CVA’s Chamber Choir and Jazz Ensemble traveled to Washington DC April 14-17 to perform and tour many of the Capitol’s sites.
Student response to event-packed trip led CVA vocal teacher Mark Bunce to think about future trips.
“Their behavior onstage, during tours and downtime, exceeded our high expectations,” he said.
“They chose to be participants in everything, making this was more than a ‘field trip.’ This was a learning experience that they will never forget.”
The groups performed at three venues:
- World War II Memorial. Facing the Washington Monument and Capitol with the fountains and Lincoln Memorial as a backdrop, the music’s meaning came alive for the performers and the audience.
- Fairfax Retirement Home for Distinguished Military personnel. The crowd stood at attention during the Armed Forces Salute, bringing many of the students to tears.
- St. Andrews Church. The Chamber Choir performed during and after a church service. The church provided 50 Subway lunches as a thank you.
When the groups were not busy performing they toured many of Washington’s famous sites and memorials, including the FDR, Jefferson, Korean, Lincoln, Martin Luther King, Vietnam, and World War II memorials, the Capitol Visitor’s Center, Holocaust Museum, Library of Congress, Supreme Court, the Smithsonian Air and Space, American History, Native American Indian, and Natural History museums.
Another highlight was a tour of Arlington National Cemetery where they saw Arlington House, the Challenger Memorial, and the Eternal Flame. They watched the changing of the guard at the Tomb of the Unknown Soldier and took part in a wreath laying ceremony, placing a wreath with Central Valley Academy on the ribbon at the memorial.
The students also attended a concert of high school instrumentalists at the Kennedy Center for the Performing Arts. They later toured the Kennedy Center and the choir sang impromptu on the center terrace.
The Chamber Choir, under the direction of Mark Bunce, performed 13 selections of patriotic music and texts from American wars including The Gettysburg Address, In Flanders Fields, We Shall Overcome, Tribute to the Armed Services, and I Hear America Singing (a patriotic medley with quotes by famous Americans).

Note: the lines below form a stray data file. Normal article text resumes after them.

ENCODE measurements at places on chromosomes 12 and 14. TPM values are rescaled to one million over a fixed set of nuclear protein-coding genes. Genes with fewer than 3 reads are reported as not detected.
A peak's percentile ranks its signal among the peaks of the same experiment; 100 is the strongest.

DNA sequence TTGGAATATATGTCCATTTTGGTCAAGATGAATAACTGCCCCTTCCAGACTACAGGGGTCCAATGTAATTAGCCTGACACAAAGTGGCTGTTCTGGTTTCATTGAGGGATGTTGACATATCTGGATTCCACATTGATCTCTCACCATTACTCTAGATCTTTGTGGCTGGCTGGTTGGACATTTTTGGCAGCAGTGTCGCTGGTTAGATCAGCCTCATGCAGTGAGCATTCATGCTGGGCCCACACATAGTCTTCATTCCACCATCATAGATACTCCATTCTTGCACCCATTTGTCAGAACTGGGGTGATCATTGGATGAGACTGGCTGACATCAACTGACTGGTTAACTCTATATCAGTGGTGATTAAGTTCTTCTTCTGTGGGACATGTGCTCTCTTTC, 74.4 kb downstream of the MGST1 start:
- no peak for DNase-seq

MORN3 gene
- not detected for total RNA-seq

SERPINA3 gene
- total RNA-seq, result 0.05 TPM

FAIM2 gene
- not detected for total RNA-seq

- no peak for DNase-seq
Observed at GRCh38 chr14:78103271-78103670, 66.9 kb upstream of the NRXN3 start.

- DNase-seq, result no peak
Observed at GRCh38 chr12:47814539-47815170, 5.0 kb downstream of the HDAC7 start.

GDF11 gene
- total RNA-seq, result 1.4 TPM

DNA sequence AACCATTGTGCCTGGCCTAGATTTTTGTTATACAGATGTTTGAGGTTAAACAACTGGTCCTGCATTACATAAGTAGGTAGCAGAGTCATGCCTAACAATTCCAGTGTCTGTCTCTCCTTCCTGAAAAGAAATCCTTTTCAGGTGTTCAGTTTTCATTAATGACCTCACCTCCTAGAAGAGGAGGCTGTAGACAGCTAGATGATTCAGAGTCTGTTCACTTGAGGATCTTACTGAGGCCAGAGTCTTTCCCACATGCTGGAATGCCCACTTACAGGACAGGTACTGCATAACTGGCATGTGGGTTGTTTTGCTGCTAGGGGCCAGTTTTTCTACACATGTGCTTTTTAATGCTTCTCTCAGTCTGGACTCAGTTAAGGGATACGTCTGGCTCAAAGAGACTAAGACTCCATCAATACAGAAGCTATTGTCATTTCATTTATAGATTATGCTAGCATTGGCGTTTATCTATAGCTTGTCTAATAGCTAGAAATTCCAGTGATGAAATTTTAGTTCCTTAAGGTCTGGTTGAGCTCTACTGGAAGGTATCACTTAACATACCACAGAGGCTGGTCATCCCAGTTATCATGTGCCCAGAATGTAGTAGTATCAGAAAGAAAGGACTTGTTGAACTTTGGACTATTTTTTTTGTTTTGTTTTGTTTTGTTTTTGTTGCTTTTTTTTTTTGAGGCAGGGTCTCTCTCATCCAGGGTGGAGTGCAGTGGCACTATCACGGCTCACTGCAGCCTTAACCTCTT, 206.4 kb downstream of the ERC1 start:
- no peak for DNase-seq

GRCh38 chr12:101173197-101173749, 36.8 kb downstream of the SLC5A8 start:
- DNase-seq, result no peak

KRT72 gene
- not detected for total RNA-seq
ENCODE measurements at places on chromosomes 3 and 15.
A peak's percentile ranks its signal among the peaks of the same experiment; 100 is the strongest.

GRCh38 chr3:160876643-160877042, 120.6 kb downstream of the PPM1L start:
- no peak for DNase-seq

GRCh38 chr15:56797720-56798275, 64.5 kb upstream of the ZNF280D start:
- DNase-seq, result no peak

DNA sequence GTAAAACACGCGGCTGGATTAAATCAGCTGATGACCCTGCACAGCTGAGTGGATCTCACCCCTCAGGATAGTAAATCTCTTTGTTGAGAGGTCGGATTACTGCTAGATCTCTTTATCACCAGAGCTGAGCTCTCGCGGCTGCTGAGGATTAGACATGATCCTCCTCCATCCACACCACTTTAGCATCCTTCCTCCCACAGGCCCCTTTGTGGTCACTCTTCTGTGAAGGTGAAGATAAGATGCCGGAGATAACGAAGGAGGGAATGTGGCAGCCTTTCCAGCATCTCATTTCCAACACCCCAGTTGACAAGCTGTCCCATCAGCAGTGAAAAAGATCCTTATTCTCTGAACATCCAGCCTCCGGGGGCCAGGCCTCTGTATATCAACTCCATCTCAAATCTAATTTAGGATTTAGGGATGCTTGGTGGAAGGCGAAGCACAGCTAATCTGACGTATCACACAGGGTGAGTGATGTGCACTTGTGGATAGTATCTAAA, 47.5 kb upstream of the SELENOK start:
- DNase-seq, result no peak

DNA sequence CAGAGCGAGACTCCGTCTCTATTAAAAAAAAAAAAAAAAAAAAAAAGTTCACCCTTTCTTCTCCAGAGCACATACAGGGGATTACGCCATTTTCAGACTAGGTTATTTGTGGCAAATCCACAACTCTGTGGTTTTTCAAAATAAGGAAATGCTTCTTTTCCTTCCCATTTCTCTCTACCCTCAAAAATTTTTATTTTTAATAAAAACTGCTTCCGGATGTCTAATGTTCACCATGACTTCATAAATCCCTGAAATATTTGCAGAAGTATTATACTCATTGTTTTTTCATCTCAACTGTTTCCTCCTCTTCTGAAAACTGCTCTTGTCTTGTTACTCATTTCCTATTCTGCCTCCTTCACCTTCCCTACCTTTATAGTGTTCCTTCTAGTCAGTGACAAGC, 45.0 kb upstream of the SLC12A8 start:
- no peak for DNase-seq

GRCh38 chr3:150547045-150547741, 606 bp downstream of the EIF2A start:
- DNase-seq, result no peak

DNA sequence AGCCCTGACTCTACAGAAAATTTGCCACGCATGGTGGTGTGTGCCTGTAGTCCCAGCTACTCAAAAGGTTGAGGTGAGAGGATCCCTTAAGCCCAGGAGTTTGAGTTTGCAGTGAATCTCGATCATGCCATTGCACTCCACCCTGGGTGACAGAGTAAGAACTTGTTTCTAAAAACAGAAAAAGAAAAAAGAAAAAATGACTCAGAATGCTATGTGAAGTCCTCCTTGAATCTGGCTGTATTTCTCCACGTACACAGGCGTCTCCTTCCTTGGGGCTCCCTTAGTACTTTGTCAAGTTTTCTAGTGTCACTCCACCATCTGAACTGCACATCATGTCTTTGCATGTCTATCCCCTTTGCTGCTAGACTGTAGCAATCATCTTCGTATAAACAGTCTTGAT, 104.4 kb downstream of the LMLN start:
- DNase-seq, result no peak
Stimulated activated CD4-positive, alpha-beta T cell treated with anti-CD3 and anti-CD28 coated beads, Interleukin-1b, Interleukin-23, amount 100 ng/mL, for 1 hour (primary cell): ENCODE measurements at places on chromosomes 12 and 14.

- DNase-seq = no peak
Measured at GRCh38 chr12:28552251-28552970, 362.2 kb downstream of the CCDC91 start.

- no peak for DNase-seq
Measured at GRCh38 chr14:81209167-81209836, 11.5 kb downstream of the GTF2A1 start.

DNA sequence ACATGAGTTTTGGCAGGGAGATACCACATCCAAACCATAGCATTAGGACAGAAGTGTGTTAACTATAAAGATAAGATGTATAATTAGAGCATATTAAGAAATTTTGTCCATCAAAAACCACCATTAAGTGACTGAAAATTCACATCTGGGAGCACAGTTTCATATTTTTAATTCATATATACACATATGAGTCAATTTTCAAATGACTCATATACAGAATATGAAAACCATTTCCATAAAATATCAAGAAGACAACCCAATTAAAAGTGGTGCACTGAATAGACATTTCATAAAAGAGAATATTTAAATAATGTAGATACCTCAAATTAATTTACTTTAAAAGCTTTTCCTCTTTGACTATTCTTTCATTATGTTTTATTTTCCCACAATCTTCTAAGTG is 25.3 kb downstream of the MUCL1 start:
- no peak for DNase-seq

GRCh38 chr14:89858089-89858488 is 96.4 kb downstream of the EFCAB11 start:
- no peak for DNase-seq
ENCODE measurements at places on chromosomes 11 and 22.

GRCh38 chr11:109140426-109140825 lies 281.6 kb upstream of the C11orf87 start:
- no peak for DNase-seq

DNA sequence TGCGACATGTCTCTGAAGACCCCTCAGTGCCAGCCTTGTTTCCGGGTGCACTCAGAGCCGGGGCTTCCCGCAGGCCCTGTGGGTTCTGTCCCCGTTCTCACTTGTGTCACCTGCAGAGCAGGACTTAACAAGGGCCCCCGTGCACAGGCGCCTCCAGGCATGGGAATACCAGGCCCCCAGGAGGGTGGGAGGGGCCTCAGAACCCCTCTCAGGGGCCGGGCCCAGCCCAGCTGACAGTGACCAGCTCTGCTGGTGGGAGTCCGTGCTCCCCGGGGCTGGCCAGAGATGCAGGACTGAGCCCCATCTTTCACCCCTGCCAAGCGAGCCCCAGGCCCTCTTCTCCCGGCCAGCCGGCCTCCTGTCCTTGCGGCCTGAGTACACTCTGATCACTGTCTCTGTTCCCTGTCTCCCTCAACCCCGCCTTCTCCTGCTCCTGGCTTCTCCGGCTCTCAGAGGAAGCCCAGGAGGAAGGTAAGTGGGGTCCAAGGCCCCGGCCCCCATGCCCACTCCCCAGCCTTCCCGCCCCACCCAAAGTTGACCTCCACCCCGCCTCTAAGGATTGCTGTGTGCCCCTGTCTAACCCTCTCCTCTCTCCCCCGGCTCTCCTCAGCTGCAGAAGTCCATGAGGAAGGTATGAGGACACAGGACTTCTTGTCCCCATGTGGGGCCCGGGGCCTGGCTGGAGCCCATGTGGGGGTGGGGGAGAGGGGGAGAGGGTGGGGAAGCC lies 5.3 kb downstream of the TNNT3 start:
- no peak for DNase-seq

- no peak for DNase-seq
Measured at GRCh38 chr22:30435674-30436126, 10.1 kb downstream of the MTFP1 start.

The Jazz Ensemble, under the direction of Michael Fenton, performed five selections by Duke Ellington, including Satin Doll, Take the “A” Train, and other to honor DC native Ellington.
Mr. Bunce said the most impressive part of the trip was the students.
“They were on time for everything. They asked questions, and were polite, saying thank you to tour guides, bus drivers, their directors, and chaperones,” he said.
“They never went to a mall and dealt calmly when hotel rules forced changes in the itinerary and curfew.”
Both music teachers expressed their thanks to chaperones Elizabeth Kiehl, Sara Green, Kristina Prokopienko and John Krause from Herkimer High School.
Mr. Bunce was also impressed with the students’ reactions to the trip.
“Their favorite concert was at the Fairfax because they understood their purpose and conveyed that in their performance,” he said.
“When I polled the choir students on their favorite piece, every selection came up at least once. More surprising was their newfound respect for more traditional patriotic songs such as The Gettysburg Address, We Shall Overcome (with Lean on Me), Who Are the Brave? and A Tribute to the Armed Services.